We’re proud to announce that we are the recipients of the prestigious Lush Prize award for training in recognition of our efforts to replace animal testing with alternatives.
The prize was awarded to the Human Toxicology Project Consortium (HTPC), in recognition of a training program we developed that helps scientists apply alternative methods. Lush created a video explaining the project.
The HTPC is a coalition of corporate and non-profit organizations, founded and coordinated by The Humane Society of the United States (HSUS), that promotes the development & implementation of non-animal science to improve chemical safety tests. As part of our training program, earlier this year we created a course to promote the concept and application of Adverse Outcome Pathways, or AOPs. An AOP is a flexible framework that describes the events that occur following chemical exposure. The course trains scientists to use a software package that allows them to organize and combine biological information. When organized this way, the information helps scientists predict what will happen after chemical exposure, as an alternative to testing that chemical on animals. The course was developed by the HTPC and etioLogic Consulting Services, in collaboration with an international group of scientists, and has been incorporated into the training materials of the Organisation for Economic Co-operation and Development (OECD).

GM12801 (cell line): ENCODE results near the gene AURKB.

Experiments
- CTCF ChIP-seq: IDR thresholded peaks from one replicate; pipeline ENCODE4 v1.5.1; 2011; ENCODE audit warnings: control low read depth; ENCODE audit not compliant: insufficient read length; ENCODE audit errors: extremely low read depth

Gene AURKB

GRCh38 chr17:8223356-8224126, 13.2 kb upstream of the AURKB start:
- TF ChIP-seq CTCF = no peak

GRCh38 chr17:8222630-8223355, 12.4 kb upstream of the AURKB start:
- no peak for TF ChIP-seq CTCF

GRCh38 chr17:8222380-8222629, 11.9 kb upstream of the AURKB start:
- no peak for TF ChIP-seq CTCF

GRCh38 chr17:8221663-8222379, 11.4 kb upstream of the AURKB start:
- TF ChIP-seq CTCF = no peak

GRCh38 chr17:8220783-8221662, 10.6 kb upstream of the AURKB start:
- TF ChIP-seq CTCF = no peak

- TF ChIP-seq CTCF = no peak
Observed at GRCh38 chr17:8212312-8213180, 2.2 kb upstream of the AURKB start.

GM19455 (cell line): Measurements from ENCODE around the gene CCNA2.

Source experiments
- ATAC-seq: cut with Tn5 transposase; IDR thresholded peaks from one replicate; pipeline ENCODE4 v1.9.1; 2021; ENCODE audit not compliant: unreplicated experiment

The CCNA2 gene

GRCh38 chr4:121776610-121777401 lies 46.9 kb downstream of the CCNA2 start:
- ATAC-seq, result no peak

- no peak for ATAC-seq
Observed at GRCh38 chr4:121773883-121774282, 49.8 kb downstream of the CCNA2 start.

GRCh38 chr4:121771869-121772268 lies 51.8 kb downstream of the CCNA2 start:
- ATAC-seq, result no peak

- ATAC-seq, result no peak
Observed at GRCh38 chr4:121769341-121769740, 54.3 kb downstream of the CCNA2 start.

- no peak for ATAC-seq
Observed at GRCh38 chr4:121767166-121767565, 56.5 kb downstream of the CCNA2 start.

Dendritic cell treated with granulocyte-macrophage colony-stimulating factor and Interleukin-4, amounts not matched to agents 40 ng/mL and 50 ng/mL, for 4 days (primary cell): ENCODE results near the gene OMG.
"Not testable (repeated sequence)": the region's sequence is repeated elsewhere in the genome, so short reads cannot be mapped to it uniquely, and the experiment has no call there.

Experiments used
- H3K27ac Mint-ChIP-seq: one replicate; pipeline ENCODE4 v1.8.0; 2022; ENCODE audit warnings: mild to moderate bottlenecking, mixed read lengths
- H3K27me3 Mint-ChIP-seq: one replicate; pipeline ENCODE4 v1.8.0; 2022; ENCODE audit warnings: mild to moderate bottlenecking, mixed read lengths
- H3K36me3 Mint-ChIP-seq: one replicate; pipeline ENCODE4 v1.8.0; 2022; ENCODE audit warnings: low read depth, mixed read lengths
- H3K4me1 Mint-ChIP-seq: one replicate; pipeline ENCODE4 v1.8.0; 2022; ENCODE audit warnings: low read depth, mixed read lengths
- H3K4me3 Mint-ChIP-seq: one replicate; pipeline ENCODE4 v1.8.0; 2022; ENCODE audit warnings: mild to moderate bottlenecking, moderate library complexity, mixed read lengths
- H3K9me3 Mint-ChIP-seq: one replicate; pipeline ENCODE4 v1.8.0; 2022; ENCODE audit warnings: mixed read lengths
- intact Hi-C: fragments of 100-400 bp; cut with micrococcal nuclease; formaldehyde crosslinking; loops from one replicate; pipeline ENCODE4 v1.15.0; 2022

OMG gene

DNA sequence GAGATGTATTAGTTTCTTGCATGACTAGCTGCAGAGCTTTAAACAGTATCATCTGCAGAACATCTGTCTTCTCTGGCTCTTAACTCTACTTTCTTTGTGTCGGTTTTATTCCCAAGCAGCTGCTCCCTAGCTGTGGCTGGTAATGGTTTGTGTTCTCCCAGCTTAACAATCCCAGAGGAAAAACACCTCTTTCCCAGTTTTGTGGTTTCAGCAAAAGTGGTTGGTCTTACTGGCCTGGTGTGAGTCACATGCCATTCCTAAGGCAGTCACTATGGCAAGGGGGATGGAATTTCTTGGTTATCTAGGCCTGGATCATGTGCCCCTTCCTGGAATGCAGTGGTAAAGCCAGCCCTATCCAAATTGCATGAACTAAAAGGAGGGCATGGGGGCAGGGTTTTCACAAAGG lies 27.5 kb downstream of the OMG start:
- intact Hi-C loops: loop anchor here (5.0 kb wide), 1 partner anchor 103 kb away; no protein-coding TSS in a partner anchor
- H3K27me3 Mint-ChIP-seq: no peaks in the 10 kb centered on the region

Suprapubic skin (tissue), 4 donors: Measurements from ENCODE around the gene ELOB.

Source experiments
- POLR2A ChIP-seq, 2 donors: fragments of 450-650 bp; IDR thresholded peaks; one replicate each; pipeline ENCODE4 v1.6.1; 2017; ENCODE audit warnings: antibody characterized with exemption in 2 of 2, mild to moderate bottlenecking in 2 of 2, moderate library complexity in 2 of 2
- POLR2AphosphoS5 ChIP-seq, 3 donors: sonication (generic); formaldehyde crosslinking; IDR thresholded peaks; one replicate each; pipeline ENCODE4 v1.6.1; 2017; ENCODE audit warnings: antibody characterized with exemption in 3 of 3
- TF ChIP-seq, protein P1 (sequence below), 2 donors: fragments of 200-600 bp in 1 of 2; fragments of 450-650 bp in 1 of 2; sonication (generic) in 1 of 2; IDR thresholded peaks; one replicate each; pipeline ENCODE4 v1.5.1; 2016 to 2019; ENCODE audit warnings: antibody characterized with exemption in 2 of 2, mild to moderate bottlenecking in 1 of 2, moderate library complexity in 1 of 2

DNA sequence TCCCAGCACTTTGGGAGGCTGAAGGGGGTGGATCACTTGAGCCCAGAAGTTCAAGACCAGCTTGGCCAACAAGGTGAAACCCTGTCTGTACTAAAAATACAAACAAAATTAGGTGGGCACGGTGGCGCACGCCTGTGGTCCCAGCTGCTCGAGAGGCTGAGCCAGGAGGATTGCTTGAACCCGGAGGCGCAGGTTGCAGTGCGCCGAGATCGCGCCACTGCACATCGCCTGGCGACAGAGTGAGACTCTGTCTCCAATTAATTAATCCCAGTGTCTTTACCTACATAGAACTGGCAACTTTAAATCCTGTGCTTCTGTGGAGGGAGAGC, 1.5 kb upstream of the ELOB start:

Dr. Catherine Willett, Director of Regulatory Toxicology, Risk Assessment and Alternatives for The HSUS will accept the award at a ceremony in London this evening.
Lush Prize is a joint project between Lush Cosmetics and the Ethical Consumer Research Association (ECRA) and was founded in 2012 as a way of supporting initiatives to replace the use of animals in research. Prizes are awarded annually in Lobbying, Public Awareness, Science, Training, and Young Researchers, and each winner is awarded £50,000 (around $65,000). This year, more than 66 entries from 29 countries were submitted.
The prize money we receive will be used to continue our work to advance non-animal methods in research and testing.